Course: SML 201
Instructor: Daisy Huang
Description of Course Goals and CurriculumThis course covers the basics of how to conduct data analysis in R. Some of the topics include data visualization, introductory statistics, constructing confidence intervals, hypothesis testing, regressions, and a cross validation. This course does not have any specific prerequisites, but it does help to have some programming experience, since the assignments and projects are all dependent on using R. The course content is suitable for anyone interested in data-driven work in any discipline, so this includes students in engineering, natural sciences, social sciences and humanities. The problem sets and projects include questions that use data from several different fields. This course can be challenging, especially if one does not have any statistics or programming background. However, help is available at office hours and the instructors usually go over the important concepts of R during lecture and precept.
Learning From Classroom InstructionLectures were an 1 hour and 20 minutes twice a week, with 50 minute precepts once a week. Attendance at lectures and precepts is important because lectures sometimes had graded iClicker quizzes and attendance at precept was part of the course grade. Lectures generally covered broad concepts about statistics and had demonstrations and examples in R. Precepts went into more depth with specific examples in R that often related to assignments. Precepts had more flexibility since students could sometimes choose which problems to go over. To supplement lectures and precepts, there were also readings posted on Blackboard, some mandatory and some optional. These readings reinforced the concepts presented in lecture and had a lot of overlap with some of the things one may learn in another introductory statistics class. It was very helpful to try to go over some of the precept exercises on my own time, especially since they broke down larger questions into smaller ones and had solutions that I could refer to.
Learning For and From AssignmentsThe course has 4 assignments and 3 projects. All of these can be done in groups of up to three people, but the groups cannot be the same for each projects. A typical assignment or project consists of 3-4 questions with several parts involving data analysis and visualization of a real dataset. It is suggested that students working in groups on projects and assignments try to go through the questions on their own before answering them in a group, to reinforce individual understanding of concepts. As per the collaboration policy, students have to restrict collaboration to their group or partnership. The main difference between projects and assignments is that the projects in this class are treated like take-home exams. There is minimal help offered for projects, other than broad conceptual help. Other than this, projects are fairly similar to assignments. This class also does not have any exams, since the projects essentially take the place of exams. When working on assignments, a good learning strategy would be to make sure you know how to do each part on your own before collaborating with your group if you have one. It is also a good practice to try debugging your own code first before asking for help at office hours so that you interact with the material more and gain a better understanding of the meaning of your code.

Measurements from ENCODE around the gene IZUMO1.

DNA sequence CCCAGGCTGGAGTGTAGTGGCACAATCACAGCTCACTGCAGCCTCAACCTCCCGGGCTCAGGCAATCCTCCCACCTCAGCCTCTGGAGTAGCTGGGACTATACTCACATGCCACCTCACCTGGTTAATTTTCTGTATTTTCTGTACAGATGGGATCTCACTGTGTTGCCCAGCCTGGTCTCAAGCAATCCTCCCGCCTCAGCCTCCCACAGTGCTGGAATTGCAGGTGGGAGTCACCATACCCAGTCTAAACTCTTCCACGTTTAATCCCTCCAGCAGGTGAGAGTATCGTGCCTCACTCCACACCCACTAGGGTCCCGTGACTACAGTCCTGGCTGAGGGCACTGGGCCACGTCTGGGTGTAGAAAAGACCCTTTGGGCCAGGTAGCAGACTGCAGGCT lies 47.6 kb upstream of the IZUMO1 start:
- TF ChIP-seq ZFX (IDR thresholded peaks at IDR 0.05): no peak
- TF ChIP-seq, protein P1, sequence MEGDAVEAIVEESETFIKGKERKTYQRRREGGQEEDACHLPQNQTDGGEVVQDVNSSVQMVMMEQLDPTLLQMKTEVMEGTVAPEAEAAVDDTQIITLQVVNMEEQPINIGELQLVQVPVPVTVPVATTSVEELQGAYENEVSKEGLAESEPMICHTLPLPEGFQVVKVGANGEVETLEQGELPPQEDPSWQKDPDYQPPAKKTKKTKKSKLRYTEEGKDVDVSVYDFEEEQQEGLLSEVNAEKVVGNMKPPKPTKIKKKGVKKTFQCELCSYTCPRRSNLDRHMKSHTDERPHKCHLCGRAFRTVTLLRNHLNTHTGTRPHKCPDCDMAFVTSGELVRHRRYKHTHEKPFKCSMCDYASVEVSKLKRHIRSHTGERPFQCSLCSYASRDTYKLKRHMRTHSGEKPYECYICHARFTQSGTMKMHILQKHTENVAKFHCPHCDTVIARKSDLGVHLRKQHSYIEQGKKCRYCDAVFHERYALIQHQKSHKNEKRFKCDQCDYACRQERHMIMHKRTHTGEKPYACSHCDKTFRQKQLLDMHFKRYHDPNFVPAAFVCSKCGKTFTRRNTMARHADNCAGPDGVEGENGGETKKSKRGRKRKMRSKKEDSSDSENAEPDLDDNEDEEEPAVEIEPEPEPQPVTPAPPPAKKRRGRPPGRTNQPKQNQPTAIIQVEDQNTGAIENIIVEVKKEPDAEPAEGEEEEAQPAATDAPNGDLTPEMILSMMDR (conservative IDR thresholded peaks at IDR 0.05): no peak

External ResourcesThe class notes from lectures and precepts are always posted on Blackboard and serve as a great resource for assignments and projects, since they show examples of R code and the resulting output. Office hours for the lecturer and preceptors are also very accessible if students need help understanding concepts or knowing how to do assignments. The course also has a piazza page for students to ask and answer general questions about assignments, but most questions are not allowed to be answered for projects, unless they are very general.
What Students Should Know About This Course For Purposes Of Course SelectionThis course is often a requirement for some majors and counts toward the Statistics and Machine Learning certificate. The amount of time commitment per week towards this course varies depending on a student's experience with similar concepts, but it is doable for people from any academic background. There are no exams, just assignments and projects. Lecture is essentially mandatory because of iClicker quizzes, but a few quizzes are dropped to account for hard conflicts that might arise with lecture. For a student who has taken another introductory statistics class, such as ORF 245, some of the concepts might be repetitive, but there are some new concepts in this course that are emphasized in the end. Furthermore, this class places a heavy emphasis on programming through assignments.
Introduction to Data Science